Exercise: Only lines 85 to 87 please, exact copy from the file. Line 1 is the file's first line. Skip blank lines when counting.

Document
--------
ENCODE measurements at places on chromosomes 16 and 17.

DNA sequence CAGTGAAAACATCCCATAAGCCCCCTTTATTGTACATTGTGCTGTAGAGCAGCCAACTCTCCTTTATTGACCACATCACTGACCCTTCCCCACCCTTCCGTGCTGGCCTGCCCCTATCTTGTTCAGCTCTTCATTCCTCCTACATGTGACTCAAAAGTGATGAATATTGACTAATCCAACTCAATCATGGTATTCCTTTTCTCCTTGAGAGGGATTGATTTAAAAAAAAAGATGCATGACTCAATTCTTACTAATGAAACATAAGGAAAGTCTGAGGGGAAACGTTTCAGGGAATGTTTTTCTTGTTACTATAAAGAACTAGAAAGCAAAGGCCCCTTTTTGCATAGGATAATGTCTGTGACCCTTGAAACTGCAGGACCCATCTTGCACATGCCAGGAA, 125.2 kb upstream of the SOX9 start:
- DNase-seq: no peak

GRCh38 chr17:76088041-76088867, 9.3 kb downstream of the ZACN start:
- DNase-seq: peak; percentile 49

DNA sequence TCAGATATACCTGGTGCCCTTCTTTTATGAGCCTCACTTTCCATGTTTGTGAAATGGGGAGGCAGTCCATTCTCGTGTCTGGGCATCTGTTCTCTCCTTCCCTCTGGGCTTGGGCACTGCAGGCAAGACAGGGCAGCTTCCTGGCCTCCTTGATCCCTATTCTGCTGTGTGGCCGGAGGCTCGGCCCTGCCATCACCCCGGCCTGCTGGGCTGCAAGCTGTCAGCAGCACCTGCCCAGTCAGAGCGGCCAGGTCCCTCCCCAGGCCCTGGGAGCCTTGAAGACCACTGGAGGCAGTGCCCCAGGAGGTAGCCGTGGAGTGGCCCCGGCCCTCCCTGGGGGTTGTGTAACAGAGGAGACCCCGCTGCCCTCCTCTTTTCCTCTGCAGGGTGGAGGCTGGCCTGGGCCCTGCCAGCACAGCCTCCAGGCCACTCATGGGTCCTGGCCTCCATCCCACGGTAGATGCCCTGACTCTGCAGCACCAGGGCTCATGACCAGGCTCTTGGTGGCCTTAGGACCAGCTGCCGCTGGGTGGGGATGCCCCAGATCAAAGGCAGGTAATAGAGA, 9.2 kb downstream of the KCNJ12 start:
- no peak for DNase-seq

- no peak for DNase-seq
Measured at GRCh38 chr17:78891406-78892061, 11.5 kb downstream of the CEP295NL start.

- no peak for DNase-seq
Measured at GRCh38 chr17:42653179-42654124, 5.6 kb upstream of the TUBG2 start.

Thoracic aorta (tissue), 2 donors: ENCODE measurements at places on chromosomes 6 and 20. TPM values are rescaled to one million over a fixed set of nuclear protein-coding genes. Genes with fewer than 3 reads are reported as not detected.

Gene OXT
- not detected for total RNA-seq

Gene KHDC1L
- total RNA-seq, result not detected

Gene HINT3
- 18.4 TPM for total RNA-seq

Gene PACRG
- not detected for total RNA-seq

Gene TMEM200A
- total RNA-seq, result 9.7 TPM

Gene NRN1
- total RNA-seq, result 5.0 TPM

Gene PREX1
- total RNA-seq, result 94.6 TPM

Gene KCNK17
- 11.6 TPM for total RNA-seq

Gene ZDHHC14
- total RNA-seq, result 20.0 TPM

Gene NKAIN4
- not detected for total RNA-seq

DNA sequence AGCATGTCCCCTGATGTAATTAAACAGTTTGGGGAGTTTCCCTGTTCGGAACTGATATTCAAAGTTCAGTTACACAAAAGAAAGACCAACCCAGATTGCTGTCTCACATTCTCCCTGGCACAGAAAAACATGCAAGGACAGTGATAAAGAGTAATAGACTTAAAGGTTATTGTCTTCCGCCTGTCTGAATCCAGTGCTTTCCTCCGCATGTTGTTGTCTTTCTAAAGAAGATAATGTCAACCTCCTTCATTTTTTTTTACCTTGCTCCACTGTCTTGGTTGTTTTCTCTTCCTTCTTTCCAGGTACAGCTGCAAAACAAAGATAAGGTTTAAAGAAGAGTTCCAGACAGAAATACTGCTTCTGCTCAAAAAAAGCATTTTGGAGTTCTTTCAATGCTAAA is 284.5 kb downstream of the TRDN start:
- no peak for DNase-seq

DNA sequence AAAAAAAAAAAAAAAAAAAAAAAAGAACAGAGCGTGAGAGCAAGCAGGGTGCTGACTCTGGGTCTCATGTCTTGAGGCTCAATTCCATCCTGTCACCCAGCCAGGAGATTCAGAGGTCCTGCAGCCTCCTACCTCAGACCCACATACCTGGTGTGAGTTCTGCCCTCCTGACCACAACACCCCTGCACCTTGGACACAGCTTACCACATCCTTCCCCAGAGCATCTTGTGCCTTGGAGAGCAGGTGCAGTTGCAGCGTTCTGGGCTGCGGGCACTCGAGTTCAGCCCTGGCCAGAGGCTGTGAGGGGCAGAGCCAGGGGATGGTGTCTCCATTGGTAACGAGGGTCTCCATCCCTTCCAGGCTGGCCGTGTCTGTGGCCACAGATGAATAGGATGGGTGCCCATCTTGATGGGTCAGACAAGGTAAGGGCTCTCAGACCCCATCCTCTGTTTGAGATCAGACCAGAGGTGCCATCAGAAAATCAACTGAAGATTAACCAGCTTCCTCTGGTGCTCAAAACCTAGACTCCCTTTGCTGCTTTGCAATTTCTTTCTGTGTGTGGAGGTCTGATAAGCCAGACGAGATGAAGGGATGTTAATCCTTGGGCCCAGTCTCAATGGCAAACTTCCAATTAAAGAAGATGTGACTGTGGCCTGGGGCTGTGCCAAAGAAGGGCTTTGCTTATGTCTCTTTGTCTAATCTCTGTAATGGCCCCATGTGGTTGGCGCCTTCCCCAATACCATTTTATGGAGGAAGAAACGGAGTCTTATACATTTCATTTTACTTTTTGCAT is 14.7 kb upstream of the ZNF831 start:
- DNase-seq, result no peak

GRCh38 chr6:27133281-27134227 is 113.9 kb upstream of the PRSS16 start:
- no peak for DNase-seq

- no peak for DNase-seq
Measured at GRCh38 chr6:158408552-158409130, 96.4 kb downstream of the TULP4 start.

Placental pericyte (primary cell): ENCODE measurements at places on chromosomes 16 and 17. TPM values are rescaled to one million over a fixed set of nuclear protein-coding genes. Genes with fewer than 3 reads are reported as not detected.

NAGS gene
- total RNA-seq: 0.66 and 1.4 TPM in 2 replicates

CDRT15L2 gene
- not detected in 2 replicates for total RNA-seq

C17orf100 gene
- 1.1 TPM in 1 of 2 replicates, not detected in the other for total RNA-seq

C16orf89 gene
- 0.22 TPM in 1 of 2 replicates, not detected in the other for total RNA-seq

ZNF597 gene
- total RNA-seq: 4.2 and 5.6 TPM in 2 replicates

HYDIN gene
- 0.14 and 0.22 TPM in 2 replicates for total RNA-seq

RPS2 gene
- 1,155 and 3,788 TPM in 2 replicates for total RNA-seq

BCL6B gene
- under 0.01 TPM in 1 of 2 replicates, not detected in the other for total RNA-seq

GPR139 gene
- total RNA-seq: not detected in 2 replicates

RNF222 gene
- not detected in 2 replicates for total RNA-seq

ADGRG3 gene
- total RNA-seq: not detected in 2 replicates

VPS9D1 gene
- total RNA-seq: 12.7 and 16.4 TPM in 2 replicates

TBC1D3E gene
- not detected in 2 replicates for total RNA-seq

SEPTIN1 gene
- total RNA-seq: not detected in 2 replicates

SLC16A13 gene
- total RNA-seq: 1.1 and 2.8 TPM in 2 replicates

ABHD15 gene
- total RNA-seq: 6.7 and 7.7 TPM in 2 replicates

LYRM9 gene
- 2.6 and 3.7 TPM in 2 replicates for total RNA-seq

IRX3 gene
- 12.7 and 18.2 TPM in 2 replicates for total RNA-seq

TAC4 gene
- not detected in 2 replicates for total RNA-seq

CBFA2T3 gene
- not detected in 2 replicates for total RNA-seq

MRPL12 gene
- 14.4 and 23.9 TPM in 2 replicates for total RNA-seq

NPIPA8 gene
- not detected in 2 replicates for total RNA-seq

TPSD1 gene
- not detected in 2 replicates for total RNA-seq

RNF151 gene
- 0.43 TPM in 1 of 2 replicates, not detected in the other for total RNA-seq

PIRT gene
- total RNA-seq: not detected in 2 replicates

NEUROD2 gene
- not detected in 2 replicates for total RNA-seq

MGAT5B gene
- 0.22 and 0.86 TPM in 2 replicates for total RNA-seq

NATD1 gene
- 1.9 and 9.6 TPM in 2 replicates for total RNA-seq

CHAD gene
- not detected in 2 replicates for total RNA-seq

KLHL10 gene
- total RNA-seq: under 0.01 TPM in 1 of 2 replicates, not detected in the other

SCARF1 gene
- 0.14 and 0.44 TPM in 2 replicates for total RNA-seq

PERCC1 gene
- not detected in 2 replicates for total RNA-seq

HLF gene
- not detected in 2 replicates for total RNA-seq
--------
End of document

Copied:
- not detected in 2 replicates for total RNA-seq

TPSD1 gene
- not detected in 2 replicates for total RNA-seq